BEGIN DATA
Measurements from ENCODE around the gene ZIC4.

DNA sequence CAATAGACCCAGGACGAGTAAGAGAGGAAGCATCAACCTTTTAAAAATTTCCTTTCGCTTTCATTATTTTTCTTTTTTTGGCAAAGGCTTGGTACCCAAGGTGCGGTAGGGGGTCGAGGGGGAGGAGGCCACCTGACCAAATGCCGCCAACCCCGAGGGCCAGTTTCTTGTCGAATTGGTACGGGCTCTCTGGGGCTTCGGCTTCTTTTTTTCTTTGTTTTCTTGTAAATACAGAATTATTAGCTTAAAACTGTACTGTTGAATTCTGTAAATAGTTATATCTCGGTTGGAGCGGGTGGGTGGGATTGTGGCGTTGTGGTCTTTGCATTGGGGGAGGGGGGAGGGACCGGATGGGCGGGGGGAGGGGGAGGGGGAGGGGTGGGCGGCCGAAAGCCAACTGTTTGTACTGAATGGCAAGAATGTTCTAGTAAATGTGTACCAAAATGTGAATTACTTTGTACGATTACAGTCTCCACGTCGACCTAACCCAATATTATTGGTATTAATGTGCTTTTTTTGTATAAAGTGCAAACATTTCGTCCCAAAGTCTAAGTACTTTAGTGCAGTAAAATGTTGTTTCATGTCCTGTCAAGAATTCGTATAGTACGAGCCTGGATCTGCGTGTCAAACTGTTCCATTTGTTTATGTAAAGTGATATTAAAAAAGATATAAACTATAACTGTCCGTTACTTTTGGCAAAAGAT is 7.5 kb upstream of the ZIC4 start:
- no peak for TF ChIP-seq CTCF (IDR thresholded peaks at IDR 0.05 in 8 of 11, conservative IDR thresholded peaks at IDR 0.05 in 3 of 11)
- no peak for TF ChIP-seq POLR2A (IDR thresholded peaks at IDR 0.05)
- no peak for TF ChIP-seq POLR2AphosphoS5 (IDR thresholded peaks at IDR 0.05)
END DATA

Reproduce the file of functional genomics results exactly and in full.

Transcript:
Measurements from ENCODE around the gene ZIC4.

DNA sequence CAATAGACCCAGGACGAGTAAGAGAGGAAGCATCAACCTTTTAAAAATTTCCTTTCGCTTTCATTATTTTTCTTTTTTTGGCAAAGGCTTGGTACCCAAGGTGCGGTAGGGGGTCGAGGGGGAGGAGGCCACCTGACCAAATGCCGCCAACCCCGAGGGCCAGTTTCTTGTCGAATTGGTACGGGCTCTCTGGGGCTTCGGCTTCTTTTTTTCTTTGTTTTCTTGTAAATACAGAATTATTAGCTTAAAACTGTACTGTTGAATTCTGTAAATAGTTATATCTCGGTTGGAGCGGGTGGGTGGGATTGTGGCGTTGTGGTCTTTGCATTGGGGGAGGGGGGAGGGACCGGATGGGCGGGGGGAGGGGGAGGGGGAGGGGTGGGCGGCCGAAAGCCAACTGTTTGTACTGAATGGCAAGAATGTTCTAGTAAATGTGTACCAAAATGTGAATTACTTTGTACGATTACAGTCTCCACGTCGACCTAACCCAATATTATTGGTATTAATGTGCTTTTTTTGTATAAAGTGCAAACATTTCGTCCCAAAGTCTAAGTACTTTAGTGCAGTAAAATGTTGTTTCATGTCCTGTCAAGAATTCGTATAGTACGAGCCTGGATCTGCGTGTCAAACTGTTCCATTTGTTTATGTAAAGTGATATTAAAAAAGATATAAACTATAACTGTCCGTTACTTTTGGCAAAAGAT is 7.5 kb upstream of the ZIC4 start:
- no peak for TF ChIP-seq CTCF (IDR thresholded peaks at IDR 0.05 in 8 of 11, conservative IDR thresholded peaks at IDR 0.05 in 3 of 11)
- no peak for TF ChIP-seq POLR2A (IDR thresholded peaks at IDR 0.05)
- no peak for TF ChIP-seq POLR2AphosphoS5 (IDR thresholded peaks at IDR 0.05)